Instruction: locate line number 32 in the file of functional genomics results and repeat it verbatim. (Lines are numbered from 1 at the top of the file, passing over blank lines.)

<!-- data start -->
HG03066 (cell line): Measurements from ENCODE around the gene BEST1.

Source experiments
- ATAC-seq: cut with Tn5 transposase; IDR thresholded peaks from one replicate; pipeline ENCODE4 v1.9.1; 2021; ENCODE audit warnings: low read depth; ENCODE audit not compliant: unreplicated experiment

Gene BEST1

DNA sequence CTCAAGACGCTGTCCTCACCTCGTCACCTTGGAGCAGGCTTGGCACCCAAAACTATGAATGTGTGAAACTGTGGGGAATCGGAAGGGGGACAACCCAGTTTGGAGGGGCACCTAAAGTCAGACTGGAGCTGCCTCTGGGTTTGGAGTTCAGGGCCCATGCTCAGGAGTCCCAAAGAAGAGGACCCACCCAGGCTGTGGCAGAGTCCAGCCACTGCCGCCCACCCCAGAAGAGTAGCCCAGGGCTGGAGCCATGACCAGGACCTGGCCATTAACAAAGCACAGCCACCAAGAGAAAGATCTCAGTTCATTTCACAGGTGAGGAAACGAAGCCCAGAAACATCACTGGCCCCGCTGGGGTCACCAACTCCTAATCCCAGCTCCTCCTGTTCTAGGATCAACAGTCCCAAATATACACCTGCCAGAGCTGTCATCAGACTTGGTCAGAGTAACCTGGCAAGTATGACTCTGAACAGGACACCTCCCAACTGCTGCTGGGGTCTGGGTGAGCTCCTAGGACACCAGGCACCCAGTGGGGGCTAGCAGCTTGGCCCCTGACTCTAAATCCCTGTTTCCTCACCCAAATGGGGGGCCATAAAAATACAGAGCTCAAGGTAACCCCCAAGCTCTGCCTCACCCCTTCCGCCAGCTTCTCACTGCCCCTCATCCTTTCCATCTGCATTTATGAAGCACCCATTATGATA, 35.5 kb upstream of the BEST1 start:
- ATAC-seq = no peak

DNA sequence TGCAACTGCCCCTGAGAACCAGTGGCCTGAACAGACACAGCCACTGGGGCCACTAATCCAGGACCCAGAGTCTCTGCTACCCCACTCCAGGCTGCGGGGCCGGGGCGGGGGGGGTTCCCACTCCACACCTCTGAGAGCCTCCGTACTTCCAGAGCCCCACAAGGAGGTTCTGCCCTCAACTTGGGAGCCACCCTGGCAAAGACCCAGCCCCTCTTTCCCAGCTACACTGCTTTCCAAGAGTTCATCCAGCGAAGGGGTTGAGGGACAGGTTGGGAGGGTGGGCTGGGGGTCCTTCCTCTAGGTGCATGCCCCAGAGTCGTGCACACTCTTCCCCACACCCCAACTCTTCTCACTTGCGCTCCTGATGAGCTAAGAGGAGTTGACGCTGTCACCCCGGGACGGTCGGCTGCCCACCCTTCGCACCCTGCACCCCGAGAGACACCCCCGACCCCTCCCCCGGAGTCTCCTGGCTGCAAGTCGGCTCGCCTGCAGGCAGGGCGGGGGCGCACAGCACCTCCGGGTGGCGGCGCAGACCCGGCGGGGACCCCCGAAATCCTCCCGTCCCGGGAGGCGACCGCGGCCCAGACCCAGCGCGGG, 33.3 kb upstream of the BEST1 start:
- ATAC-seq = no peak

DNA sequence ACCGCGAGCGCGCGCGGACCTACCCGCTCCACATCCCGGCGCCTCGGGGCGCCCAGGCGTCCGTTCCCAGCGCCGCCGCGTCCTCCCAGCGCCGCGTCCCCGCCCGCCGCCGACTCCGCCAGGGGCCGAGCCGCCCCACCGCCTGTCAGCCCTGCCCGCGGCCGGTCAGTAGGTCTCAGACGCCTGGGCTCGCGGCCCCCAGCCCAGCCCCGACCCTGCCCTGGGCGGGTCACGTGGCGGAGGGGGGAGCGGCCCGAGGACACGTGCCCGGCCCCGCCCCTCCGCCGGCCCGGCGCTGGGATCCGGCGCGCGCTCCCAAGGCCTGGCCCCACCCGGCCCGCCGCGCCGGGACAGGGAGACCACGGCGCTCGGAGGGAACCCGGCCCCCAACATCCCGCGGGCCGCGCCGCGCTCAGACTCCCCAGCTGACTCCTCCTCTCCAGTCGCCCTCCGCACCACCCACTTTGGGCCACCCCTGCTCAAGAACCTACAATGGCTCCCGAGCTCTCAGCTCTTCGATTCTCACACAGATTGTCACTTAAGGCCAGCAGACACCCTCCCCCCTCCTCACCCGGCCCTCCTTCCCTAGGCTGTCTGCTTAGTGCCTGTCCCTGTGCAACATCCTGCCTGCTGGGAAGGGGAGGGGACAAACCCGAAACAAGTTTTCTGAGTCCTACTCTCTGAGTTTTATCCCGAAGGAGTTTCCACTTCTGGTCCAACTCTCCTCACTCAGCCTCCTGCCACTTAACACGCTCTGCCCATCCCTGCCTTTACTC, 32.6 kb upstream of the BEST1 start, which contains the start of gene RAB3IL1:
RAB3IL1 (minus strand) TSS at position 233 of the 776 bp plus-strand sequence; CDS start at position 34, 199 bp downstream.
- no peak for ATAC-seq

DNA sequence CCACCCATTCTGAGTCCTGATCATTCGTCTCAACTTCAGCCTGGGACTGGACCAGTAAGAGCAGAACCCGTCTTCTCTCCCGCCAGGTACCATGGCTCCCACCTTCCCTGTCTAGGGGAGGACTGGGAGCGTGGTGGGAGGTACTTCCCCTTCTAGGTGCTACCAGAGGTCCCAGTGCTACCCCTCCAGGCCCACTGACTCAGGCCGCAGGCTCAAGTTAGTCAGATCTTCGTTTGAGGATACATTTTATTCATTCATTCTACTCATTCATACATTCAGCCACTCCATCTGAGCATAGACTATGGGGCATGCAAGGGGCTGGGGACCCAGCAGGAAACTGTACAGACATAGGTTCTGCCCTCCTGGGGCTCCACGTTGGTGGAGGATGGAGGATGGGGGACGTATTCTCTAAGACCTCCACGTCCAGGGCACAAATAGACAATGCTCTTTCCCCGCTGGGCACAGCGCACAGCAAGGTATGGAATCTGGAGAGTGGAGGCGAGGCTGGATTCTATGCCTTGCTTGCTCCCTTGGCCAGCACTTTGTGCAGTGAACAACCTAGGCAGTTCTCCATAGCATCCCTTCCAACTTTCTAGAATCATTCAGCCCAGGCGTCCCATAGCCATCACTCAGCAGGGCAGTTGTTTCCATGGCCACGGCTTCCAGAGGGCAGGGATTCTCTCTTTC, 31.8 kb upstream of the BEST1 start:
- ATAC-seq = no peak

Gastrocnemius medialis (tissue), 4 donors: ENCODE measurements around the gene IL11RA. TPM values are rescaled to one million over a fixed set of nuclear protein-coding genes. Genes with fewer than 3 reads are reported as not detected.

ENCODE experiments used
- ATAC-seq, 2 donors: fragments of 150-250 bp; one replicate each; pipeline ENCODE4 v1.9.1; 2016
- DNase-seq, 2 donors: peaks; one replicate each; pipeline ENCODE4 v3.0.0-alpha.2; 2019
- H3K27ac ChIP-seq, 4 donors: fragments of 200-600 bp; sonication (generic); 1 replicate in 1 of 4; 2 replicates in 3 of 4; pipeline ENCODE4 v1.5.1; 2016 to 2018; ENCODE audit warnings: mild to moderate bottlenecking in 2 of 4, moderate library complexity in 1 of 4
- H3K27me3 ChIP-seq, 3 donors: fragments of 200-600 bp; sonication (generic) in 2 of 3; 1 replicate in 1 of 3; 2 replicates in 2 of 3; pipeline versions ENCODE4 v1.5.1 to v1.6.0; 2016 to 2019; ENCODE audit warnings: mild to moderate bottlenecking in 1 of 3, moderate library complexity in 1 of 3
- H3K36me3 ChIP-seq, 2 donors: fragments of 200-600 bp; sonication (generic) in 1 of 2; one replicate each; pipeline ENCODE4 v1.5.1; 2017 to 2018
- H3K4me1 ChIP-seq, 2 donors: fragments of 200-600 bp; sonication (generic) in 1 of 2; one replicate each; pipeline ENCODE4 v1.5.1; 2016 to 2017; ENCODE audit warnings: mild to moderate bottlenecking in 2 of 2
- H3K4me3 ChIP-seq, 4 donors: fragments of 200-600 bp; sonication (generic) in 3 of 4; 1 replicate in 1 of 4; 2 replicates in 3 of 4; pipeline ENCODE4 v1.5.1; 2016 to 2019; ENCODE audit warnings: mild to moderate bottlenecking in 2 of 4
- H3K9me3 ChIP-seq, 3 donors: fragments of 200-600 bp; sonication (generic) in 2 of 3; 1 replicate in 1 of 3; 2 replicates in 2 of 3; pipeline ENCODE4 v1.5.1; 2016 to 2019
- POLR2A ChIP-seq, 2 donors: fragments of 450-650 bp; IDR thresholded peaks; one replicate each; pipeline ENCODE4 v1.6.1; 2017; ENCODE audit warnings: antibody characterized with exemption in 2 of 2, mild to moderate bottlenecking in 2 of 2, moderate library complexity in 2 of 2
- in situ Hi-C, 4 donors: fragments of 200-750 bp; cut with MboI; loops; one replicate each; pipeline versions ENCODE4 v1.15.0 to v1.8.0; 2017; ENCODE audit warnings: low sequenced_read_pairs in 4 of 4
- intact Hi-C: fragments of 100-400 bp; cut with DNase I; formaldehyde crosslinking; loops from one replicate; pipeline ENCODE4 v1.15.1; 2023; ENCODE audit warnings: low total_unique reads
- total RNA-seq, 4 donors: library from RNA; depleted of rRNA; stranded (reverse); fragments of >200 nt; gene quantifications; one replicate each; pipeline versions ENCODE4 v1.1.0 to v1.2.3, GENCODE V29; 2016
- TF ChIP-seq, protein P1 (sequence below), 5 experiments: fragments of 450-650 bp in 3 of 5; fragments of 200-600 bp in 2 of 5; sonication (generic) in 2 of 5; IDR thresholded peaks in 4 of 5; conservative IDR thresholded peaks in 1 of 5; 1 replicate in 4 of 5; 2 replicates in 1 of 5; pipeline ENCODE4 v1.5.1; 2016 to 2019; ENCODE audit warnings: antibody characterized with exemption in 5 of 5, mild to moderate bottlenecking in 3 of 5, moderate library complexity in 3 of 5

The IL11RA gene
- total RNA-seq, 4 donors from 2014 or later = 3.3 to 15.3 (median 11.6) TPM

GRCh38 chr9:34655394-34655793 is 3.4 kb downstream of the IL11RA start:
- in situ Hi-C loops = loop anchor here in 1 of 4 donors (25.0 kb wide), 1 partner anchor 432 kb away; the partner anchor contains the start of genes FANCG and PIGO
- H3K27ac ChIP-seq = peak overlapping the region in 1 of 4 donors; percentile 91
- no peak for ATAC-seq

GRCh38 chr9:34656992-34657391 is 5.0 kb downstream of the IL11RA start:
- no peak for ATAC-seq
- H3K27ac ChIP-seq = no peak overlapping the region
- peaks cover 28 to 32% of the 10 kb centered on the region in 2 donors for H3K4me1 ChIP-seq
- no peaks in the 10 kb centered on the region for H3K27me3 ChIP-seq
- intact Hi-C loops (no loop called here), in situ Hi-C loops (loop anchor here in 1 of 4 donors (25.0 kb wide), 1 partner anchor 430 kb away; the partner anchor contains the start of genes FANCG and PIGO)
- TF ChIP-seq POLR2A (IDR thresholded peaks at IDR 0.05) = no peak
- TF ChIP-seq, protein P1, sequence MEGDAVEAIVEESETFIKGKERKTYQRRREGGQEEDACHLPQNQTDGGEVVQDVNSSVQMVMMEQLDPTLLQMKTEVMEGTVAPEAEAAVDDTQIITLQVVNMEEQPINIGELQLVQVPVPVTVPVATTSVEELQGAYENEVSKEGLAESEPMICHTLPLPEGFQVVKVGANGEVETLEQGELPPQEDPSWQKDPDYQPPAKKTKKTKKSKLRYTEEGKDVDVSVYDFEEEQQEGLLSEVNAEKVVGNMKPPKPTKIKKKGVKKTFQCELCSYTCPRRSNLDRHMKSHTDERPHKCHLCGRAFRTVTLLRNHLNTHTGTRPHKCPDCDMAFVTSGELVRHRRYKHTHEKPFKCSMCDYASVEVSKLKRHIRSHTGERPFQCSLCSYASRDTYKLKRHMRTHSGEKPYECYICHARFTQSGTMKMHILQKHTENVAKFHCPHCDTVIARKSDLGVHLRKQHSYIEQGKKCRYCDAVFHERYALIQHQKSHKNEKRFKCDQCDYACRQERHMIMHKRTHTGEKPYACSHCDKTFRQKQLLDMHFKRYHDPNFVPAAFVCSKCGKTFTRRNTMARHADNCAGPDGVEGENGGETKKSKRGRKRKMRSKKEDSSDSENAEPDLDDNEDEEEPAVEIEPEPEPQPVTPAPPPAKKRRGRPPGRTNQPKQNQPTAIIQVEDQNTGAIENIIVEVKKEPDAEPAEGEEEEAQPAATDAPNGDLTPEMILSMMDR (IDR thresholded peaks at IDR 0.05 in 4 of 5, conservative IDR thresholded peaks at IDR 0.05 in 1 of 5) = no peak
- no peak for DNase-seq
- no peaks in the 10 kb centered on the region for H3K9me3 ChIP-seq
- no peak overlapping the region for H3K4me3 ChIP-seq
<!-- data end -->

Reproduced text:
- in situ Hi-C loops = loop anchor here in 1 of 4 donors (25.0 kb wide), 1 partner anchor 432 kb away; the partner anchor contains the start of genes FANCG and PIGO